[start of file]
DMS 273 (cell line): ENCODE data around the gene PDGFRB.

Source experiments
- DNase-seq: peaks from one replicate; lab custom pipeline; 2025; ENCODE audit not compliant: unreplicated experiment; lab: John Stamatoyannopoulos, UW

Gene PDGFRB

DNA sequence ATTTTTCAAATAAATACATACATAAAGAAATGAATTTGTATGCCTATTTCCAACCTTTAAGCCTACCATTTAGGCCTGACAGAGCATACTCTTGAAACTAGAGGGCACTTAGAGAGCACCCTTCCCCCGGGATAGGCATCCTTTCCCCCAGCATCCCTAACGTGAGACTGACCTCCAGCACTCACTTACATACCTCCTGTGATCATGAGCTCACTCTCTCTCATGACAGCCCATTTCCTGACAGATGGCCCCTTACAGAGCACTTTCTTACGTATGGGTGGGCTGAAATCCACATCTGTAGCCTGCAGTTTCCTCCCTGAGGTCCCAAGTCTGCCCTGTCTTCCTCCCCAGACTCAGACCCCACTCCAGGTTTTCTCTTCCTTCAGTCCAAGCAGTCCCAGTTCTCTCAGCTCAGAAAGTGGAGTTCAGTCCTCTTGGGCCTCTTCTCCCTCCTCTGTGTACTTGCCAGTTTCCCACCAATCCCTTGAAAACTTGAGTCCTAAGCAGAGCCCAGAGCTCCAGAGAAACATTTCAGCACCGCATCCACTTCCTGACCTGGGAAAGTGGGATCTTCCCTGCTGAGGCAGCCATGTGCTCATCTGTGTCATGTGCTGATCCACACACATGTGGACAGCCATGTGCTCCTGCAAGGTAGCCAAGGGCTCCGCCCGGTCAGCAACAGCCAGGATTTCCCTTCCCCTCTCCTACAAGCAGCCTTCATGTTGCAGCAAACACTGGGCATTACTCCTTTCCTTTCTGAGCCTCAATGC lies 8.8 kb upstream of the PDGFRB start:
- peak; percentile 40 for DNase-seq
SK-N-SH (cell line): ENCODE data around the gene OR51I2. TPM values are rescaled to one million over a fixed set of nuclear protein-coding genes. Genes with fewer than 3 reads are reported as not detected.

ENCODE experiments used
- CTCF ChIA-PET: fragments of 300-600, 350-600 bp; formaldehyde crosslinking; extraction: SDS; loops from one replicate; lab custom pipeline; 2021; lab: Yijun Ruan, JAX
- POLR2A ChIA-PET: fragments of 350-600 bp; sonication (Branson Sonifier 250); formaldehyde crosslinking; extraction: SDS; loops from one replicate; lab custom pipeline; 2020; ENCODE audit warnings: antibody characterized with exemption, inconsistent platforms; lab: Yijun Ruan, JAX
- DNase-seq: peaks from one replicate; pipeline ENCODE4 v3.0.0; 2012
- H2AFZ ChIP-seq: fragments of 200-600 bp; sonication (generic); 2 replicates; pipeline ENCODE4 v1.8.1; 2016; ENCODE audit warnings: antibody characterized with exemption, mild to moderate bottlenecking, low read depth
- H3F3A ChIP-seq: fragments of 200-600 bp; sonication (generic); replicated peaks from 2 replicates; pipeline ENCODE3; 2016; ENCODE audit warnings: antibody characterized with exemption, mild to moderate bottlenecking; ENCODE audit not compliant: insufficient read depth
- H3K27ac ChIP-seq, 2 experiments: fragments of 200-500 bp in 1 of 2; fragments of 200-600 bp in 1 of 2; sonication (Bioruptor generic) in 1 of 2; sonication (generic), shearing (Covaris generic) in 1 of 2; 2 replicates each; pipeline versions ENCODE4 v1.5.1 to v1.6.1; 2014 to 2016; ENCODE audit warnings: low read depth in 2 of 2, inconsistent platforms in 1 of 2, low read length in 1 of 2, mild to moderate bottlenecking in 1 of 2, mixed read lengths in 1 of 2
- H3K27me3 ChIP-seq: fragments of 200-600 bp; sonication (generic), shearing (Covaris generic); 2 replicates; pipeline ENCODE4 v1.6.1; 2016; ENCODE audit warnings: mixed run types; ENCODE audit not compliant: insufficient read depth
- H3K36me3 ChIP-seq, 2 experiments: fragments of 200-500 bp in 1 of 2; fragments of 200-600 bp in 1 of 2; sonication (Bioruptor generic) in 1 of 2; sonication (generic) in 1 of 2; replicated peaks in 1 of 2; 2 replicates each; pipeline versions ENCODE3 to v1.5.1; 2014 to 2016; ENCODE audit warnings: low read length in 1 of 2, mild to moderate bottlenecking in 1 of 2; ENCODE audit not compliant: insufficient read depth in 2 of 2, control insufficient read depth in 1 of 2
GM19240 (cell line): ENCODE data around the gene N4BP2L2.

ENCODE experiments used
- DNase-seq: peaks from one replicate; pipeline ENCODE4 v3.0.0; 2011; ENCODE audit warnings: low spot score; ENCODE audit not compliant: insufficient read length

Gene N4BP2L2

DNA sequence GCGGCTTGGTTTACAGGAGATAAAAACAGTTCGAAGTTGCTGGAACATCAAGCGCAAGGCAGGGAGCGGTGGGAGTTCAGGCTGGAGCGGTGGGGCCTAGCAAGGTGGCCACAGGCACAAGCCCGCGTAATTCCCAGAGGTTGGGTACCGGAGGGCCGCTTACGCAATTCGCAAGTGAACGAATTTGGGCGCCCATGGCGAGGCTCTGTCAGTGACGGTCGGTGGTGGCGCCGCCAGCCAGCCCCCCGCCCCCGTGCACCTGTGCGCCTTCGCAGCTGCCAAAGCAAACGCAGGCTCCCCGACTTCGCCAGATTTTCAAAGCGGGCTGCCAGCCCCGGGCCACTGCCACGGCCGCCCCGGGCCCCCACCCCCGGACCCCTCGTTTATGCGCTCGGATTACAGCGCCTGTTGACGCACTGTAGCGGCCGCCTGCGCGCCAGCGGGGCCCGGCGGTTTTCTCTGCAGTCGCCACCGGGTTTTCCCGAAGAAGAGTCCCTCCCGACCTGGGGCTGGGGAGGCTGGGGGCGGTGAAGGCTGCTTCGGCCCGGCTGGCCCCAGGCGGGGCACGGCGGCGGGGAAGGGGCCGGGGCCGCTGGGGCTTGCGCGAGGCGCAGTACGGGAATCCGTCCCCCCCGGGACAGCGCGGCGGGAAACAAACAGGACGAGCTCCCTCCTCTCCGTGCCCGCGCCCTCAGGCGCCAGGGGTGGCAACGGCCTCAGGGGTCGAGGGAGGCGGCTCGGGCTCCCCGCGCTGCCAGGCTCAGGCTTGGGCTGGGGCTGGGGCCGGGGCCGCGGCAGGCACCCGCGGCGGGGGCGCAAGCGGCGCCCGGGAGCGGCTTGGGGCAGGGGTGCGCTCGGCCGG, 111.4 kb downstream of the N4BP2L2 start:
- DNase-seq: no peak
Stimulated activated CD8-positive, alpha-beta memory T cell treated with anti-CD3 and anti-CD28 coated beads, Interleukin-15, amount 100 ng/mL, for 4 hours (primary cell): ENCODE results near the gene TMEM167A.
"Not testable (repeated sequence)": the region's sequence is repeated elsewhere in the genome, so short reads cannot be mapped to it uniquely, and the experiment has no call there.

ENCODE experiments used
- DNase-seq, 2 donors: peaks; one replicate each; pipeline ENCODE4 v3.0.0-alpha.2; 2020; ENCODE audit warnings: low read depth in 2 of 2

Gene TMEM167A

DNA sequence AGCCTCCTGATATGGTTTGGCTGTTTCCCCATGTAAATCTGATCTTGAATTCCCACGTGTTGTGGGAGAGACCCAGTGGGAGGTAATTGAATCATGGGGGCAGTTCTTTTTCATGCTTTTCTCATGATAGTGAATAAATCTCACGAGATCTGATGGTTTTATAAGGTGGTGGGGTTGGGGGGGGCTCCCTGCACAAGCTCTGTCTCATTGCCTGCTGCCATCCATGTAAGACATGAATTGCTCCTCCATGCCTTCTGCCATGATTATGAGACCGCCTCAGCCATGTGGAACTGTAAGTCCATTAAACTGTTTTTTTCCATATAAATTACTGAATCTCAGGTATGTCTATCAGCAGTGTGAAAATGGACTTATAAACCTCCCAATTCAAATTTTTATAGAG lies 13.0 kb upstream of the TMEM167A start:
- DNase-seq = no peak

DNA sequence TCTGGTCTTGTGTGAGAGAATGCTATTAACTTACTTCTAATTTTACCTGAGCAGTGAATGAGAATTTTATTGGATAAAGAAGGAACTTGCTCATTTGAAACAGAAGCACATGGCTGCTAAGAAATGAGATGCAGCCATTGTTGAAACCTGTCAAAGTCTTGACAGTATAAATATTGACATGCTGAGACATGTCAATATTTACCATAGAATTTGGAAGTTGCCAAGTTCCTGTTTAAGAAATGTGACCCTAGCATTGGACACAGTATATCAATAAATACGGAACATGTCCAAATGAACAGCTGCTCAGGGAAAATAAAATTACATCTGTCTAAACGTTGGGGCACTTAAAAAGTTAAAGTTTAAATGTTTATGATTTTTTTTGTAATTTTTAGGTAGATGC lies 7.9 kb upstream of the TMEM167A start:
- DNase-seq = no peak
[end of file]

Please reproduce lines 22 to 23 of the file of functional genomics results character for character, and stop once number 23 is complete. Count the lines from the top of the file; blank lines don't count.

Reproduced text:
- DNase-seq: no peak
Stimulated activated CD8-positive, alpha-beta memory T cell treated with anti-CD3 and anti-CD28 coated beads, Interleukin-15, amount 100 ng/mL, for 4 hours (primary cell): ENCODE results near the gene TMEM167A.